WWE working with Japanese promotions is bad for the wrestling industry

WWE has dominated the American wrestling landscape for the past twenty years, and Japan's strong international wrestling market doesn't need WWE influence in it.
Jan 28, 2023; San Antonio, TX, USA; WWE Chief Content Officer Paul Levesque aka Triple H speaks
Jan 28, 2023; San Antonio, TX, USA; WWE Chief Content Officer Paul Levesque aka Triple H speaks / Joe Camporeale-USA TODAY Sports

In the first week of 2024, WWE expanded its influence on wrestling around the world by sending NXT's Charlie Dempsey to All Japan Pro Wrestling to challenge Katsuhiko Nakajima for the AJPW Triple Crown title. This move embarked on new waters for WWE, by beginning to create an active relationship with a Japanese wrestling promotion.

WWE's motivations for trying to sustain an alliance with the Japanese wrestling world are quite clear. The promotion has not predominately been getting young stars to develop from the 'land of the rising sun', but now with a rapport created with AJPW, they will try to recruit talent to America. Sending an international talent from NXT may seem like a genuine effort to help put over All Japan Pro Wrestling's Triple Crown champion, but it's the exact opposite.

Charlie Dempsey is not in a prominent position on WWE's developmental brand, making it pretty appealing for WWE to send him to AJPW just to get beat. If WWE was asked to send over even a main roster talent to lose they would likely refuse, but that's just me creating hypotheticals.

The problem for me is that so far is the relationship with All Japan Pro Wrestling, it does not seem WWE genuinely wants to create a relationship that benefits both sides. Of course, they are more than willing to let Charlie Dempsey lose in Japan because it has little impact on how fans perceive him in America. Letting an undercard talent lose is more than worth it for a shot at getting international talent to come to your company when their deal is up.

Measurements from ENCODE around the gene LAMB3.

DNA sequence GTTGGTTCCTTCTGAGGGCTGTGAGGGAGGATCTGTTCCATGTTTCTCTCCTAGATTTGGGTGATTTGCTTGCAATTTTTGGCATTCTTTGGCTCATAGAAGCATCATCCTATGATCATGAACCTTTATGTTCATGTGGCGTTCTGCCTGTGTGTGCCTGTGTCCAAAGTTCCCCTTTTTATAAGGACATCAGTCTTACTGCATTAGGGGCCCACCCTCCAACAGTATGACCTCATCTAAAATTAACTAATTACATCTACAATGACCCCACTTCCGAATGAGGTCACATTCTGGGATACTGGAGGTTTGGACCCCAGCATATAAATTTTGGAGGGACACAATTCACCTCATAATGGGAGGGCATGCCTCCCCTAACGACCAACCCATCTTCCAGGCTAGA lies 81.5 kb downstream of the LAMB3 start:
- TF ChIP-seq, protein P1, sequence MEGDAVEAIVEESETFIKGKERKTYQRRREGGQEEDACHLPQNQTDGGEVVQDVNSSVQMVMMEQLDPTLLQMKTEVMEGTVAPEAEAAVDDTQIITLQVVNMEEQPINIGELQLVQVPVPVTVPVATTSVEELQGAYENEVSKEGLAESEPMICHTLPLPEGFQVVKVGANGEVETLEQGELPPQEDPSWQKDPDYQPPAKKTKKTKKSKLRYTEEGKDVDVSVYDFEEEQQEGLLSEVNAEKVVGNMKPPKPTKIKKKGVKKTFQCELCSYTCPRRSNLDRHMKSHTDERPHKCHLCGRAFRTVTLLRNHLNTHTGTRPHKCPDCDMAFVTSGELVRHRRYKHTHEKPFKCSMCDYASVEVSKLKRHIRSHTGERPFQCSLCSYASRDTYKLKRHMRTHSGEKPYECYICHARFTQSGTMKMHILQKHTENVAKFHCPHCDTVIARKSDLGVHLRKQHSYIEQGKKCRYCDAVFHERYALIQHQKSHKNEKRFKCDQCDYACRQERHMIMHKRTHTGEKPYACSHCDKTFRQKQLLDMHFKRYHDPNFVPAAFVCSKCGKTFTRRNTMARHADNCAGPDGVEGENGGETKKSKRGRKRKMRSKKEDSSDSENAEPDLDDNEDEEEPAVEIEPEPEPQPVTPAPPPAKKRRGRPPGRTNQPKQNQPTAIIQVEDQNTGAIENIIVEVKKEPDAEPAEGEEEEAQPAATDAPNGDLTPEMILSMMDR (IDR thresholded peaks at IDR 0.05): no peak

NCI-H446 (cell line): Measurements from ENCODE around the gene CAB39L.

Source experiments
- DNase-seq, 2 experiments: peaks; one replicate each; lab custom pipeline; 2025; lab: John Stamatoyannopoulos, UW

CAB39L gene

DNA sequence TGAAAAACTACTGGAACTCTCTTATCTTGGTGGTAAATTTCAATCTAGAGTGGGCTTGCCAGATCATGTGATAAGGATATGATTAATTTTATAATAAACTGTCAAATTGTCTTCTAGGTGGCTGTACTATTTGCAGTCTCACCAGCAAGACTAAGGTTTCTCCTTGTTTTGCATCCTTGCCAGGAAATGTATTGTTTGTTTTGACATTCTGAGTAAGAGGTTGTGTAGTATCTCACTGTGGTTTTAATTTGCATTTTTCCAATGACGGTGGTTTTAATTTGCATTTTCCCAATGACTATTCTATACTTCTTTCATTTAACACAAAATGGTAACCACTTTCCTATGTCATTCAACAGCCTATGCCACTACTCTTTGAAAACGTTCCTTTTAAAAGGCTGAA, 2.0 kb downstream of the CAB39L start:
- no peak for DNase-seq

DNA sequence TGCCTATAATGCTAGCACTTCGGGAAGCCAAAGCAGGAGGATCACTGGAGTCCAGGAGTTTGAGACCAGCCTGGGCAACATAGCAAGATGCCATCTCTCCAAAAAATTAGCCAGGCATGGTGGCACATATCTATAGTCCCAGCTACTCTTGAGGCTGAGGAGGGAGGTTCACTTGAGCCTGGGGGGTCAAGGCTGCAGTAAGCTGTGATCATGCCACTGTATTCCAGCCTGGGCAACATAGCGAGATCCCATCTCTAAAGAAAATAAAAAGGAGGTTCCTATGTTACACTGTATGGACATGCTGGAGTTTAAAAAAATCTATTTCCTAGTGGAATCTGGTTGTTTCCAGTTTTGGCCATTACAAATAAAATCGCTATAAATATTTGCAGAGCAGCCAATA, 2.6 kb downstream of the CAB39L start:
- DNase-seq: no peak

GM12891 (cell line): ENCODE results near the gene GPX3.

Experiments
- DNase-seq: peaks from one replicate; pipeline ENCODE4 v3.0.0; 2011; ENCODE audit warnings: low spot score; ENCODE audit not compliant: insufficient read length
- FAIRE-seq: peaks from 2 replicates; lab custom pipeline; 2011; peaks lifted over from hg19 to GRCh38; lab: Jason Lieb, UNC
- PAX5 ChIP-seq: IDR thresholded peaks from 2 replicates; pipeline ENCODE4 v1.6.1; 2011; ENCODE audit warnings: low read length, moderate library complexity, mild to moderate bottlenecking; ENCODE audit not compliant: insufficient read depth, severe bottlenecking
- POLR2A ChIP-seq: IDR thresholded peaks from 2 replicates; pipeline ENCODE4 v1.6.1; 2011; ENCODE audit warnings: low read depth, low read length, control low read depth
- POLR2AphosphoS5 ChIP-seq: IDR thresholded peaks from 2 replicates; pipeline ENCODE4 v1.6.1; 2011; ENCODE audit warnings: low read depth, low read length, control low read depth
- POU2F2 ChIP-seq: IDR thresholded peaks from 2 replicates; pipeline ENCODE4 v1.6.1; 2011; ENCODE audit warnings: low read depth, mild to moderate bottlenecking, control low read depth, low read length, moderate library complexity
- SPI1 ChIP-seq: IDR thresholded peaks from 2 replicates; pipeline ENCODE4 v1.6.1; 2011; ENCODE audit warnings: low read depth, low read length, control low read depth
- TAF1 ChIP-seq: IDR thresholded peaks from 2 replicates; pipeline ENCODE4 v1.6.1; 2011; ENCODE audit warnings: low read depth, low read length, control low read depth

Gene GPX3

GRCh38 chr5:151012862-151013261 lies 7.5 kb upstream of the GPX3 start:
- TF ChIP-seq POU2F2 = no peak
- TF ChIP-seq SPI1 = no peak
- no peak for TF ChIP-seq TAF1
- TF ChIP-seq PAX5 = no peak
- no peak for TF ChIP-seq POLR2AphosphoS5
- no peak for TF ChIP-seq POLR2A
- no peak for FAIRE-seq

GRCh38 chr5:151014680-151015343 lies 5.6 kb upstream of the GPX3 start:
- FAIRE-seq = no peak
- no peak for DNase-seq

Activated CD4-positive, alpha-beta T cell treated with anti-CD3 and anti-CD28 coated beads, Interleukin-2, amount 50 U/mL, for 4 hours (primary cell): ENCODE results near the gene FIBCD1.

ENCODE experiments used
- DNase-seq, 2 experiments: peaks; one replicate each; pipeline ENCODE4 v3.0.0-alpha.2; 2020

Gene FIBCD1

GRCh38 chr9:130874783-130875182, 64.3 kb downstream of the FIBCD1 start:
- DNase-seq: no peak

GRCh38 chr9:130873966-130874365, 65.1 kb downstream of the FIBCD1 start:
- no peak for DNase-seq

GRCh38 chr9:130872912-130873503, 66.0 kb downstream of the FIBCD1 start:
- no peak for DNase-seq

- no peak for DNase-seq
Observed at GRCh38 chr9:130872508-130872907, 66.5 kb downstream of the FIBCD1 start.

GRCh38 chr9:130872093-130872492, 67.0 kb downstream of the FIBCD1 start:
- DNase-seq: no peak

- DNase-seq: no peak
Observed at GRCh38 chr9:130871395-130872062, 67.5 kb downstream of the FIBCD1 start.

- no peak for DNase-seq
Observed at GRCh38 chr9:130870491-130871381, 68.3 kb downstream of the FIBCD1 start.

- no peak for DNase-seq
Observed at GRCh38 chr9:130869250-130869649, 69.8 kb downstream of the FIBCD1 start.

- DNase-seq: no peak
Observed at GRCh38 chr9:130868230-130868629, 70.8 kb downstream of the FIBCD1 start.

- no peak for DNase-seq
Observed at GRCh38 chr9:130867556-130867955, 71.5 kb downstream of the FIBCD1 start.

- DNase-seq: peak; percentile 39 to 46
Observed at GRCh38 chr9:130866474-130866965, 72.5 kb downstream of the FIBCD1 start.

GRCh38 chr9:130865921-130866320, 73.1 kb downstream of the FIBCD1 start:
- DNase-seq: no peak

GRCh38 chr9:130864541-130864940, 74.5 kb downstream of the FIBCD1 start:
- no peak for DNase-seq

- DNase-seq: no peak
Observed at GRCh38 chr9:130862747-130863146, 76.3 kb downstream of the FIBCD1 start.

Maybe the regime change from Vince McMahon to Triple H will change WWE's refusal to put international talent over against established WWE talent, but I have my reservations. The other reason WWE's influence in Japan is bad, is right now the Japanese wrestling scene can't afford to lose any more talent to America. You look at the top stars of New Japan Pro Wrestling in Will Ospreay and Kazuchika Okada, with Ospreay headed to All Elite Wrestling soon and Okada likely going to America as well might it be with either WWE or AEW.

Those two names alone display that Japan needs all the star power it can have. AEW has been putting on a full-court press to steal talent away from Japan, and if WWE continues the direction they are headed of doing the same, what will Japan have left?

The health of professional wrestling in Japan is essential to the functionality of the industry as a whole. Right now to me, there is a dark cloud hovering over wrestling in Japan, and I have no doubt the variety of promotions whether it be New Japan Pro Wrestling, All Japan Pro Wrestling, Stardom, Dragongate, etc. can work themselves out. The one thing they don't need is WWE trying to begin their push to get developmental support from Japan.

If WWE would let Japanese talent take on big names from WWE and let the home-turf talent win, my view on this subject might be different. As for right now, it's glaringly obvious that WWE is only in it for the long-term potential of acquiring new talent. The benefits for Japanese promotions are ever shrinking, while the potential for loss of talent grows the longer these relationships go.

All I want is for American wrestling and Japanese wrestling to co-exist in a world where ulterior motives aren't present. Events like AEW x NJPW Forbidden Door are the embodiment of that with members of both promotions winning matches over big names, but it's hard to look at WWE's relationship as genuine with Japanese wrestling.